By Curtis Wilkie
Ten hours before the Texas Longhorns began dismantling the Rebels’ 2012 model at Vaught-Hemingway Stadium last Saturday night, members of the 1962 team that went undefeated and untied 50 years ago provided a morning full of laughter and reflection in an Overby Center program across the campus that served as a healthy antidote to the outcome of the game that evening.
Four of the former players, who looked as though they could still take the field if absolutely necessary, shared tales with moderator Wright Thompson of ESPN about their perfect season and their experiences with Coach Johnny Vaught and his feared assistant, Wobble Davidson, who presided over the athletic dormitory. While quarterback Glynn Griffing, running backs Chuck Morris and Louis Guy, and lineman Sam Owen were the ones on stage, others in the audience offered their own accounts. “Some of them were actually true,” said one of the Rebel alums afterwards. Most of them were very funny.
Owen, who missed his calling as a stand-up comedian but did quite well as a businessman in the health care field after graduation, related several stories of the hazing he endured as a freshman football player. One involved a trip to the West Memphis nightclub, the Plantation Inn, when he was required to chauffeur senior players while dressed in his ROTC uniform and wearing white gloves. Another freshman player was stuck in the car’s open trunk with a load of ice and beer, forced to act as a bartender for the group. Owen also recalled how he and a roommate were caught by Coach Davidson eating peanut butter and banana sandwiches after hours and made to jog up and down the stadium’s steps while trying to stuff down a sack full of the illicit sandwiches brought by the coach.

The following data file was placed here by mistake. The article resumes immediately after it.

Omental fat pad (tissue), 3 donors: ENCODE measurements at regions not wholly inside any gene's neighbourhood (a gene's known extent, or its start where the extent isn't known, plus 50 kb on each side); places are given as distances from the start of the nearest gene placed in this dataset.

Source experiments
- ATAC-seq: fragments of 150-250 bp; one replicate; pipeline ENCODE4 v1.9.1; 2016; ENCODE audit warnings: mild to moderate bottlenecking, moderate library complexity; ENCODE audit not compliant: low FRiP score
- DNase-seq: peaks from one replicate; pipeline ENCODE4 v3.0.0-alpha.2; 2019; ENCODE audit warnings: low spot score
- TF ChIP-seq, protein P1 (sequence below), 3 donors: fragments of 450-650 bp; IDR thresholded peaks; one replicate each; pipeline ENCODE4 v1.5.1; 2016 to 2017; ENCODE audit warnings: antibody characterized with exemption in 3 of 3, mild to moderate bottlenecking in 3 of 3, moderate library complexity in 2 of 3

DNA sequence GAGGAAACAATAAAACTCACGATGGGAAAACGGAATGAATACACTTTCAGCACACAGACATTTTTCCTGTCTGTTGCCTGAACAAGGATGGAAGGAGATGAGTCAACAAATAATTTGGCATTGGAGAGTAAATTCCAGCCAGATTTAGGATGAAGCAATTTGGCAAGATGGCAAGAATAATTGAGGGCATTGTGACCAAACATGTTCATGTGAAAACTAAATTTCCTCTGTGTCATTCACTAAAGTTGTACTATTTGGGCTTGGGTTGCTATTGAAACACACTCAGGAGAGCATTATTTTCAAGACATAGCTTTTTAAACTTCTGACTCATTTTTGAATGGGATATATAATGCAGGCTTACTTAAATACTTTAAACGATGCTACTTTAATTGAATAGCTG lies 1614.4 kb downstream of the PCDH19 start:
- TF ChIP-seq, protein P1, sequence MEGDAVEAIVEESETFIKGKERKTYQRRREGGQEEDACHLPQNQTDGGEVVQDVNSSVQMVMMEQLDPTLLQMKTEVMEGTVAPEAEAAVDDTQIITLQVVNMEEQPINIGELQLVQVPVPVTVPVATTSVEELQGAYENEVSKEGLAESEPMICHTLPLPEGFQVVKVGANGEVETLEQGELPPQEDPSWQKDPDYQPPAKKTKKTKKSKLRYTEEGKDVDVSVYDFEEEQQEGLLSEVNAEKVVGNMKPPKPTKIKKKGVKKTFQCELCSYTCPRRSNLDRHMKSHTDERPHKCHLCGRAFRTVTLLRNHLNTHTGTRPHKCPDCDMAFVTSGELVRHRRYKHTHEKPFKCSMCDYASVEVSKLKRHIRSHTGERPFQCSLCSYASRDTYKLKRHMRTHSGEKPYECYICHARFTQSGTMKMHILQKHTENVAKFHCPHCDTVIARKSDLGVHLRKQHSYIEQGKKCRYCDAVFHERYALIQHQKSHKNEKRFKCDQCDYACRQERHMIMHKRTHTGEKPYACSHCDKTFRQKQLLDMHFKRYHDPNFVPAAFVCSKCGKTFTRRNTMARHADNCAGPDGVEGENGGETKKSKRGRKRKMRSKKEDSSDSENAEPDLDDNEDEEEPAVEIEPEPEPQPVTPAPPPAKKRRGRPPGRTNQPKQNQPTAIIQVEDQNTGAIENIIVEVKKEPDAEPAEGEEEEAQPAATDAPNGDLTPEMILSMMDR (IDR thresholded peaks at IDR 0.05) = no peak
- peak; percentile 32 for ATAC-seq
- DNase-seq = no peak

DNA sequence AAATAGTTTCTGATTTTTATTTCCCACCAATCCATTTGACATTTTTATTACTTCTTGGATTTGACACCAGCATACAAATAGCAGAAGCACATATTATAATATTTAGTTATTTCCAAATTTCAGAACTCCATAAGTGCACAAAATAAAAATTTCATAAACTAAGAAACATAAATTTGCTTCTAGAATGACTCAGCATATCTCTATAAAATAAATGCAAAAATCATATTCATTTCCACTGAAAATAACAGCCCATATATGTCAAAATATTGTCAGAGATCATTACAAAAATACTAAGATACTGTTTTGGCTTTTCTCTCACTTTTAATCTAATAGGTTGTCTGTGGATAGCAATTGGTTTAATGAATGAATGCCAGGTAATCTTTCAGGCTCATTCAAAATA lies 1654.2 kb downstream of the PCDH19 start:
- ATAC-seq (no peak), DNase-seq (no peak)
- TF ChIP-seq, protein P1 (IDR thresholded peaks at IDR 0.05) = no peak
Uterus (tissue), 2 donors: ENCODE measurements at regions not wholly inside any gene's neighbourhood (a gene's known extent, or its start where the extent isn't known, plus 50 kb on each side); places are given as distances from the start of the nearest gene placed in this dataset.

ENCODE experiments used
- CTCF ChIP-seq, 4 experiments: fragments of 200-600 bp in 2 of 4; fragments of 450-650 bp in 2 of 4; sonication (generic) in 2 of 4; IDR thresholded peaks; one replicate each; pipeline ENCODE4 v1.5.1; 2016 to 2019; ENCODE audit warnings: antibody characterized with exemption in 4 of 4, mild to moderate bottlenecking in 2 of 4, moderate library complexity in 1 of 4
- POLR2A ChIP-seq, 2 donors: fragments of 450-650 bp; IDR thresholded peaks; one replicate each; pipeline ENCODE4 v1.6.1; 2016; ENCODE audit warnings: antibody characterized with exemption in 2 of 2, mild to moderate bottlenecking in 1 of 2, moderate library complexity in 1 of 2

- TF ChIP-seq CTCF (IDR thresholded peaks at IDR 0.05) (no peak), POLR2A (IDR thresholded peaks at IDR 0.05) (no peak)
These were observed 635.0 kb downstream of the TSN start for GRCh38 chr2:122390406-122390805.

The program began with a short clip of highlights from the season, prepared by Micah Ginn, who works with media for the UMAA. It included the sight of Guy, streaking more than 100 yards down the field at Knoxville to take an interception for a touchdown that preserved Ole Miss’ 19-7 victory over Tennessee. Guy was untouched. He told the crowd his biggest fear, while making the SEC record-breaking dash, was that he might fall down.
The film also showed Jim Weatherly’s amazing run for a touchdown against Mississippi State. It was the result of a busted play, and Weatherly’s ad hoc bootleg race down the sideline baffled everyone in the stadium. No one realized he had the ball until he reached the end zone. Weatherly, who attended the program, was teased about his musical talents, which went unrecognized in 1962. He went on to become a leading songwriter.
Another touchdown sprint — this one by Morris — was humorously recalled. He was said to have shouted to a teammate as he ran, unmolested by any would-be tacklers, “How do I look?”
Griffing testified that a special bond existed among the players. He attributed it, in part, to Vaught’s leadership. Vaught not only wanted athletes with strong character; he wanted to win — and he wanted to beat the point spread, Once, Griffing said, after he threw an interception as an underclassman that brought a sizable Ole Miss lead under the point spread, the head coach benched him as punishment.
During the program, an ESPN film crew circulated through the Overby Center Auditorium. The giant sports network plans a to show a special program in late October about the 1962 Rebels and how the team became champions in the midst of the chaos of an epic riot and the presence of thousands of troops on campus in connection with the registration of the school’s first black student.
Ironically, for the seniors on the 1962 team, the last loss they suffered had been at the hands of Texas in the Cotton Bowl following the 1961 season. As a unit during the three seasons of ’60, ’61, and ’62, those players had only one other loss and two ties.
After the program last Saturday, Larry Leo Johnson, a wingback on the ’62 team who organized their reunion this past weekend, said, “I have always thought that the main thing that set this team apart was that everyone was included — even the managers — as part of the team. There really is a special bond among all of us.”